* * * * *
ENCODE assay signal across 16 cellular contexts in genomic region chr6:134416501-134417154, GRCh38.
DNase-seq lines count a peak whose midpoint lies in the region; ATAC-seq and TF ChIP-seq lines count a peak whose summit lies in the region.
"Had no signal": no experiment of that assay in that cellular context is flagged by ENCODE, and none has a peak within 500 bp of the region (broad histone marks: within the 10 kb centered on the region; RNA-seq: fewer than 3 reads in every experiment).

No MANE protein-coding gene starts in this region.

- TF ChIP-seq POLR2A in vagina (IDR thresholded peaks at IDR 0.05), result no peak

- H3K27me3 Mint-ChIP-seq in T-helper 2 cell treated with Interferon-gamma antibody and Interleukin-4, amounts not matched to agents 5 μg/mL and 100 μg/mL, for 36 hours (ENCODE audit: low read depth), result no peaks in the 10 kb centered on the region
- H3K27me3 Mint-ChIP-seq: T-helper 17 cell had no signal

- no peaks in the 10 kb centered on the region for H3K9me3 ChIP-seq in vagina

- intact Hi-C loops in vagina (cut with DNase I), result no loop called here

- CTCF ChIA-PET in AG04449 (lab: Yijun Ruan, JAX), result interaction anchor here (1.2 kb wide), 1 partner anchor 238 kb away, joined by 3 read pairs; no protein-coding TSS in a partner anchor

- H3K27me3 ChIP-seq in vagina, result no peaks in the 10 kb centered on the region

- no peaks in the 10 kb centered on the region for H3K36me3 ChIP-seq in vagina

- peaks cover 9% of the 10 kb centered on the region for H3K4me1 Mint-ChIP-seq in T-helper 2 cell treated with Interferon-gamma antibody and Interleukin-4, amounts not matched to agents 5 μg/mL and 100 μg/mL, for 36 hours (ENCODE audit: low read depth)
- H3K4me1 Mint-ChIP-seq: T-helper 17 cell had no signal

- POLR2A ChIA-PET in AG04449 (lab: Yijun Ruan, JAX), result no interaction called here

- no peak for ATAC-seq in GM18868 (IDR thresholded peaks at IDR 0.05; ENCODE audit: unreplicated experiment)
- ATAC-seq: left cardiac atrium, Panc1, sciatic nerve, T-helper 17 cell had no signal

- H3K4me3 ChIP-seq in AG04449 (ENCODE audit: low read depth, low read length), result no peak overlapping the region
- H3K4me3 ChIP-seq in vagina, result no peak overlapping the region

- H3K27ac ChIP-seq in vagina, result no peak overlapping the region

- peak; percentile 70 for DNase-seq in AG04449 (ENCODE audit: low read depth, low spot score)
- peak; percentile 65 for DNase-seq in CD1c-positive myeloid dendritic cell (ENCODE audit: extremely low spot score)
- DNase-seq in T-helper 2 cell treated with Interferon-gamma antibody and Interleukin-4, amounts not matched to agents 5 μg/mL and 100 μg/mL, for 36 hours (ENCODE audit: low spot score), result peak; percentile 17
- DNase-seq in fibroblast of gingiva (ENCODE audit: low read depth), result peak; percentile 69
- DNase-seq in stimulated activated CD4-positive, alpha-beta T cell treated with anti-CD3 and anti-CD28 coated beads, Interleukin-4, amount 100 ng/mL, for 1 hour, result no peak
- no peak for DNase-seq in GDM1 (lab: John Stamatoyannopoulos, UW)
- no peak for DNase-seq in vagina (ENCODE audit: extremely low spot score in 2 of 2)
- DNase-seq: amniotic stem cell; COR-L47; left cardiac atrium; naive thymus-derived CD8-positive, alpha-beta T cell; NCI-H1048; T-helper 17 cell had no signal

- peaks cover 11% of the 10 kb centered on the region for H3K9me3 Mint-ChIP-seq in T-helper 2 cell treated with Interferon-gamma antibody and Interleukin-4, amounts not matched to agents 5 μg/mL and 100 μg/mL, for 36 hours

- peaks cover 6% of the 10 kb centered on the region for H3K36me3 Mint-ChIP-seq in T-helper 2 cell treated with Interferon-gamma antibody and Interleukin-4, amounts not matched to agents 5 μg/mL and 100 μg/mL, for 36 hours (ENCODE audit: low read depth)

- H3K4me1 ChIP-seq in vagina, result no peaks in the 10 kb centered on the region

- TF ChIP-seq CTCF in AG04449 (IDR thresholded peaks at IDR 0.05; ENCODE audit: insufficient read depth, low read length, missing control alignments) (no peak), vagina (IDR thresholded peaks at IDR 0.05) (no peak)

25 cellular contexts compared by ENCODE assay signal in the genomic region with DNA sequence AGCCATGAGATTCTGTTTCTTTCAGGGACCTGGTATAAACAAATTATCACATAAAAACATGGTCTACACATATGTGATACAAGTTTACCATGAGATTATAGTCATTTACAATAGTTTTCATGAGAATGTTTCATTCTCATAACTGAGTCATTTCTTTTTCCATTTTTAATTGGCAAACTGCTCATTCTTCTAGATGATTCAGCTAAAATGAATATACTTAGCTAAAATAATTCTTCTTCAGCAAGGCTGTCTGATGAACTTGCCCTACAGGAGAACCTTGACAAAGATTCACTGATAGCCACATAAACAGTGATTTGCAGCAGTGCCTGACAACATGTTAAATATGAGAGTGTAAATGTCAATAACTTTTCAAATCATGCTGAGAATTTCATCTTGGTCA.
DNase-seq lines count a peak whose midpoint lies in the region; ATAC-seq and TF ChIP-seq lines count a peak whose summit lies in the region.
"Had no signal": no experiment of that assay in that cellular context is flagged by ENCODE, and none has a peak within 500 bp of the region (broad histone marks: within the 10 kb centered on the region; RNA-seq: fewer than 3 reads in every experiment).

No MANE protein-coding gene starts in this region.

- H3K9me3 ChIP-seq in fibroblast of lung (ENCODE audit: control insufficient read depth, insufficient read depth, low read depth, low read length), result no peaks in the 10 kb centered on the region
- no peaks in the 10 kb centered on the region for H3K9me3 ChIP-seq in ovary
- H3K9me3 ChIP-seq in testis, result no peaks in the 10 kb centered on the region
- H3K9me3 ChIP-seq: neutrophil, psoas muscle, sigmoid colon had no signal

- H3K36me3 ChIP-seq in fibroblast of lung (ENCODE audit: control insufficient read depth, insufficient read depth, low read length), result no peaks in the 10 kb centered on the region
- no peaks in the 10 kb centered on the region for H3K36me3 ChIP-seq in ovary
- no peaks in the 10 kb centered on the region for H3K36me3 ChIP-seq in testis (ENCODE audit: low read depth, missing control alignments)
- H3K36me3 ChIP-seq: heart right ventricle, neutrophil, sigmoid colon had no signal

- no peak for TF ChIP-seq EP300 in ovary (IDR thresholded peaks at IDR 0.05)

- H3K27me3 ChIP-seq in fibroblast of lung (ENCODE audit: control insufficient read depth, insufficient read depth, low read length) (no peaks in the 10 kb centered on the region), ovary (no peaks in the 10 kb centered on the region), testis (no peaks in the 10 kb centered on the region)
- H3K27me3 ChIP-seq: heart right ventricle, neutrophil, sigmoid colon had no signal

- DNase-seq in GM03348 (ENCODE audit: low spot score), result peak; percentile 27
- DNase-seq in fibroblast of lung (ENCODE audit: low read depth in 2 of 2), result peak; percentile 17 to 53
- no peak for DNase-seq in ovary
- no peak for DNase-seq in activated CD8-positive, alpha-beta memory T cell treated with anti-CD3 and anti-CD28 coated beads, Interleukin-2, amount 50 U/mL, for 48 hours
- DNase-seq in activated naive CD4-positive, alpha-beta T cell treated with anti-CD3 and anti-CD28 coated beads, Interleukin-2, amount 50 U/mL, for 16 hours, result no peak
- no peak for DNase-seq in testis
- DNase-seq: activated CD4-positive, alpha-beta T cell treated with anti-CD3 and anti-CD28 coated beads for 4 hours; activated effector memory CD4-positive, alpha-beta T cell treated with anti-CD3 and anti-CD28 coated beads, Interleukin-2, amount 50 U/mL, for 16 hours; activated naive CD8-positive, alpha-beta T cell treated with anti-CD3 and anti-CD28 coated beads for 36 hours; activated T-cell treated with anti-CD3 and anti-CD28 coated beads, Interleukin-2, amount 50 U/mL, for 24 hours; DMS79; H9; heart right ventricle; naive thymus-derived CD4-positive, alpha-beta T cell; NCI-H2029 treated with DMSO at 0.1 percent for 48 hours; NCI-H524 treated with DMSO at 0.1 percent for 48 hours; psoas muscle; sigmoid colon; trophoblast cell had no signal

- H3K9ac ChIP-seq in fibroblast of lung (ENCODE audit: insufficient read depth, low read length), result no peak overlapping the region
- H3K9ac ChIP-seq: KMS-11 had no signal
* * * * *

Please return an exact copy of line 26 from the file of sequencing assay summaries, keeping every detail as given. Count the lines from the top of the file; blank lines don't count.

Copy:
- no peak for DNase-seq in GDM1 (lab: John Stamatoyannopoulos, UW)